When Algerians protested on a wide scale in what would become known as the “Hirak,” the expectations were clear: the downfall of the regime and the establishment of a genuine democracy that more accurately reflects the popular will. The late President Abdelaziz Bouteflika was toppled, and his closest aides were arrested and put on trial.
However, optimism swiftly began to give way to concern. To be united in hatred of the regime is not the same as being united on what the path forward should be. Where protestors would assert that the Hirak’s advantage was that it had no leadership that might use popular demands for political expediency, the very absence of any leadership, or common vision, meant that the agency of protestors dissipated once Bouteflika fell.
To be united in hatred of the regime is not the same as being united on what the path forward should be.
This gave rise to significant problems. The presence of separatist Tamazight flags became increasingly prominent in the Hirak protests, raising fears of internal strife. Moreover, suggestions that a transitional government should be headed by national political figures such as Talib Brahimi and Ahmed Ben Bitour caused tensions between different civil society groups. Questions abound over who should lead such a government, what its mandate and powers should be, and whether supporting it would be counter to the aims of bringing about a true democratic transition.
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In the midst of a chaotic environment, the late general Ahmed Gaid Saleh moved to prevent a political vacuum. Fearful of the momentum of separatist tendencies in majority Kabyle areas, Saleh swiftly moved to hold presidential elections. The decision tore apart the unity of the Hirak protestors who became mired in debate. Was the move by Saleh a Machiavellian attempt by the regime to rescue itself? Could a country that only emerged from a brutal civil war in the early 2000s withstand a political vacuum? And, in the event of elections, could the Hirak transform into a serious political movement capable of translating popular demands.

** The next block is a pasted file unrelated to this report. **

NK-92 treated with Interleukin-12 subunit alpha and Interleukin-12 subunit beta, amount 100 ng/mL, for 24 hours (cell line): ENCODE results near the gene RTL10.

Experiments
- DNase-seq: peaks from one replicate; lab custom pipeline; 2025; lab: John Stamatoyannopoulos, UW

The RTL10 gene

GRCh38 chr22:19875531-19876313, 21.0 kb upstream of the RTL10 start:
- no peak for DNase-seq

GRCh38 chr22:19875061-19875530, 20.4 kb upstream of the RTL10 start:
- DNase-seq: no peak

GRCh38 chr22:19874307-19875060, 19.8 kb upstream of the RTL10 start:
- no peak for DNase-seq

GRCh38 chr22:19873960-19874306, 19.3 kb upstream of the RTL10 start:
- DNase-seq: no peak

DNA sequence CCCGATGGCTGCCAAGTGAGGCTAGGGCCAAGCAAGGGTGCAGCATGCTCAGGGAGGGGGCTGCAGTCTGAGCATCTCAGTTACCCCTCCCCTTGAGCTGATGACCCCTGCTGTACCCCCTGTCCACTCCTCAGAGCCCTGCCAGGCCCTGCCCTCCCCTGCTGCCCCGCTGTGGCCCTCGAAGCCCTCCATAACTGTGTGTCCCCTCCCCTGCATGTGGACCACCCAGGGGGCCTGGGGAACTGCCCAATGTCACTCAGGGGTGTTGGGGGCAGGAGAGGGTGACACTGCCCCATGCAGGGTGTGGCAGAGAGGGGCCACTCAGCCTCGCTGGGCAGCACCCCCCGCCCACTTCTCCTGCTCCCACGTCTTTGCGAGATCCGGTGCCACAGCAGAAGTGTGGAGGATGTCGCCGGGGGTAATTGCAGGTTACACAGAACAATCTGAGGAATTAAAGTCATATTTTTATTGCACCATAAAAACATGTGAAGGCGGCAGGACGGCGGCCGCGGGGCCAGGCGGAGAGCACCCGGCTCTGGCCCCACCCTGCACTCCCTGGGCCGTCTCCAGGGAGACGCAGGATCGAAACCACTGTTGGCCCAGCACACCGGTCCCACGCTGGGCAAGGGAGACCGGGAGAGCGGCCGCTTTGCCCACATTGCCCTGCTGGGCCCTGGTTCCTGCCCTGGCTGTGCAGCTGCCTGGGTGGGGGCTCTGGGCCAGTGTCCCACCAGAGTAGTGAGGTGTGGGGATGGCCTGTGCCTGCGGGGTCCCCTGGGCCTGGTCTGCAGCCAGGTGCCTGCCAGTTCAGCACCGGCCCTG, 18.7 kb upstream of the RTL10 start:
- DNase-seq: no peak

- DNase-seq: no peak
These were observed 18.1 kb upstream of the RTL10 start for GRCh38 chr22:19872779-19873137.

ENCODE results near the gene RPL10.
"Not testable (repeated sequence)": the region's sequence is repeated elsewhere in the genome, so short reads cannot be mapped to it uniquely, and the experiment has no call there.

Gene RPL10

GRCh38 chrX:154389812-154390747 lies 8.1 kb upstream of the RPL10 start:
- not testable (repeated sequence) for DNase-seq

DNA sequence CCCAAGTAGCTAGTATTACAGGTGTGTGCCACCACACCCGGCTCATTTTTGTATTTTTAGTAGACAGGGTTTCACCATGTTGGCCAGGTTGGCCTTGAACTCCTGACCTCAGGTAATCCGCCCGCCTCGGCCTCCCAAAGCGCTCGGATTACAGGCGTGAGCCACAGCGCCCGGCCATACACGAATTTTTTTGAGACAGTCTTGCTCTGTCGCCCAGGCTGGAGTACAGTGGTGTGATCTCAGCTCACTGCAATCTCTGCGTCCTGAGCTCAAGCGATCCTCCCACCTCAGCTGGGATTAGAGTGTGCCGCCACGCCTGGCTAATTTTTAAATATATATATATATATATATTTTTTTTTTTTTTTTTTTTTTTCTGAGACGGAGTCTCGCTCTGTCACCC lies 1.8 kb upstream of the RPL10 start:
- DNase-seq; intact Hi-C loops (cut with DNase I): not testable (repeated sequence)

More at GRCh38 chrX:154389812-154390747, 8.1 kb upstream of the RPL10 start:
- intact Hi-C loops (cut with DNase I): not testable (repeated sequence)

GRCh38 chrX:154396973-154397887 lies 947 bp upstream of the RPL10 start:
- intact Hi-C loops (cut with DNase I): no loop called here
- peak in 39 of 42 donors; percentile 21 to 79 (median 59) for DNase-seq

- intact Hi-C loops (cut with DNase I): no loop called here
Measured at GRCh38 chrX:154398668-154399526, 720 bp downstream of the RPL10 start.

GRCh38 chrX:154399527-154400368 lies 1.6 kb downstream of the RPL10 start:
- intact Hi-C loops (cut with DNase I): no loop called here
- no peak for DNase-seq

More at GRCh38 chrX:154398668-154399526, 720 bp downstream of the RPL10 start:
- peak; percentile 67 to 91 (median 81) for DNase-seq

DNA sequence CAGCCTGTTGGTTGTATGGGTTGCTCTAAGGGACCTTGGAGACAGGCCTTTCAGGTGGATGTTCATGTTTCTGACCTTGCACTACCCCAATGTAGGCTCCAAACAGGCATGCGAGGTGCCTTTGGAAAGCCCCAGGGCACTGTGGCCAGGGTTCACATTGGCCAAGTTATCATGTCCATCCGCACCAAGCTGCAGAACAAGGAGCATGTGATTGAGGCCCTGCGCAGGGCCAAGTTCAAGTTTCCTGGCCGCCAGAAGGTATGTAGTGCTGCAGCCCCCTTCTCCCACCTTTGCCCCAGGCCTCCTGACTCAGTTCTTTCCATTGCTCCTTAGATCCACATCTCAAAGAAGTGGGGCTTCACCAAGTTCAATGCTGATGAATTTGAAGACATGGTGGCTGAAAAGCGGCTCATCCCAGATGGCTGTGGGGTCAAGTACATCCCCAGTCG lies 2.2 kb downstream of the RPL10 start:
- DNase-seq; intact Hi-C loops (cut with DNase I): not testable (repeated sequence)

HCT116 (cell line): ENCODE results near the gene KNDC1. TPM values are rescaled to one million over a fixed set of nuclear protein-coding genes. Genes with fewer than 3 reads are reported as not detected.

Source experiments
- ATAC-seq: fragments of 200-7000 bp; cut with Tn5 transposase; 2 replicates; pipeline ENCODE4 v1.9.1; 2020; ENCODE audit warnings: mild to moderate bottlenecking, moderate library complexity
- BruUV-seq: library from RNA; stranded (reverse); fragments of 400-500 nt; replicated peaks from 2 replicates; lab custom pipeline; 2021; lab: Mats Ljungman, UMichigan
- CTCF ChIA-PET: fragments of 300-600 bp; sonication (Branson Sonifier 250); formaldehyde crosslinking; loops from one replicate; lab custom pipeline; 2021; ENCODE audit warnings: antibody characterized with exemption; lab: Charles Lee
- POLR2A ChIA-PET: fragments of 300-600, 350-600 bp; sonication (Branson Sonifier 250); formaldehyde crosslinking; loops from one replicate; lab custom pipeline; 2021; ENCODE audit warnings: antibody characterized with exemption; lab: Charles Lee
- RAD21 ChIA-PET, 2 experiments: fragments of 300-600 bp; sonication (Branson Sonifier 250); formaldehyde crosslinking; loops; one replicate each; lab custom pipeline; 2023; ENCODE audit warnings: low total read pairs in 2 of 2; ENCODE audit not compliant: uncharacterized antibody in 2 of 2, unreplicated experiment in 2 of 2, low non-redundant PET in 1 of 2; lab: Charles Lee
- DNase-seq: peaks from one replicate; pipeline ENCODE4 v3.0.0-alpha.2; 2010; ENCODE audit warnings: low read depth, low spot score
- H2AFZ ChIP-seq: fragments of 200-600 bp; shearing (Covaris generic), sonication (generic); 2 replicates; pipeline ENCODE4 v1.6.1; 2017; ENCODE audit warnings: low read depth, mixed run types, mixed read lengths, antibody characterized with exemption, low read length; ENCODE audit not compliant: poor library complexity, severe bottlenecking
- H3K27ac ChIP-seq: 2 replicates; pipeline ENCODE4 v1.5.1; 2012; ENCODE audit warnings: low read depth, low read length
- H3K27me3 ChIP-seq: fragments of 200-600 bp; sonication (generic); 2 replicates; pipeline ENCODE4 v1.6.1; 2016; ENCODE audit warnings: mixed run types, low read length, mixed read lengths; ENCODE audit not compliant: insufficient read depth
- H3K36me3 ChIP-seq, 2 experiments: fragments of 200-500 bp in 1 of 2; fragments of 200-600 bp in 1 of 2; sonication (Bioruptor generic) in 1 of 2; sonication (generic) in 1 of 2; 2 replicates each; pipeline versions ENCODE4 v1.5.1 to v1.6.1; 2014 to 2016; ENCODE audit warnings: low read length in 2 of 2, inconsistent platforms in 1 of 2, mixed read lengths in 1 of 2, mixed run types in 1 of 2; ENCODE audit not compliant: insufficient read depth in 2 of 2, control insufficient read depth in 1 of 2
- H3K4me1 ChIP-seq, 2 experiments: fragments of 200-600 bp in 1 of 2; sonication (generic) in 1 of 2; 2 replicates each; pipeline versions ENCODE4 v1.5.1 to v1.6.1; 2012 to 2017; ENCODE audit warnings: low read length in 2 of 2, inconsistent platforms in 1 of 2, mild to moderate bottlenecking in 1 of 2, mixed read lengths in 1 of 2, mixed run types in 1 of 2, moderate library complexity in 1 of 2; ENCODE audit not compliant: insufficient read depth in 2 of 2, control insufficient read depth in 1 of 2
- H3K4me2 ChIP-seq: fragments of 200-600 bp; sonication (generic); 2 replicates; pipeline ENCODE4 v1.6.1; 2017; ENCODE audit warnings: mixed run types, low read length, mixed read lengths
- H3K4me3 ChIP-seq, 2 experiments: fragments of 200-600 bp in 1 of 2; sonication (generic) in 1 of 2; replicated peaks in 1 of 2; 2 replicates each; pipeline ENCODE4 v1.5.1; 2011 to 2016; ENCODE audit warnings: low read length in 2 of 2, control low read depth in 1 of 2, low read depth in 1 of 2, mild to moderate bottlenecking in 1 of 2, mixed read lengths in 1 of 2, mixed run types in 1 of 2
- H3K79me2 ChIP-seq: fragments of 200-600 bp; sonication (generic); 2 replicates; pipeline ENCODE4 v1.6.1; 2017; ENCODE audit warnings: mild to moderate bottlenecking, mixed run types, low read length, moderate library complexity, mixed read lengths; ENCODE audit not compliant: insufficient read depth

The swift scheduling of the elections gave little time to settle any of these debates. A number of candidates ran, and former Prime Minister and ally of the late Gaid Saleh, Abdelmajid Tebboune, became President. The 40 percent turnout at the election was significant enough to suggest that there were enough Algerians concerned about the political vacuum and the dangers it posed for the security and stability of the nation.
Yet, fear of chaos is not the same as an endorsement. Tebboune was dealt a stinging rebuke within a year of taking power by the Algerian electorate who largely ignored his constitutional referendum held on November 1, 2020. The low turnout was seen as an early verdict on his presidency and an expression of frustration at the lack of tangible reforms. This sentiment was reinforced when only 23 percent of Algerians cast their ballots in the subsequent parliamentary elections in June 2021.
Tebboune’s government has struggled with the social and economic impact of the COVID-19 pandemic.
Tebboune’s government has struggled with the social and economic impact of the COVID-19 pandemic. Algeria’s health system has long been criticized for being ill-equipped, with many Algerians traditionally traveling to neighboring Tunisia for their healthcare needs. The economy has also been rocked in recent years due to the oil price crisis brought about by the pandemic and tension within OPEC+ members. Algeria is heavily dependent on its hydrocarbons industry which makes up more than 90 percent of foreign trade revenues. Disillusionment with the transition process is growing, and the political establishment is well aware of this.
Yet, despite the internal problems, Tebboune and his government have found much relief from popular discontent in matters of foreign policy where they have been able to rally public opinion behind them.
Tensions with Rabat are nothing new and are well-documented. However, relations have been particularly strained since Morocco normalized ties with Israel in exchange for US recognition of Moroccan sovereignty over Western Sahara. Yet, this in itself did not spark the current crisis. Instead, it was the provocative scene in Rabat in August of Israel’s foreign minister Yair Lapid standing next to his Moroccan counterpart and declaring that Algeria should mind its own internal affairs.
[Algeria and Morocco’s Discord is Tied to Decades-Old Grievances]
The Algerian public responded angrily. The narrative on Algerian social media was that Morocco had allowed the representative of an apartheid regime to criticize Algeria on its soil. Even those that accused Tebboune (somewhat unfairly) of political expediency would qualify their criticism by asserting the gravity of Palestine’s colonizer denouncing Algeria from a neighboring Arab state.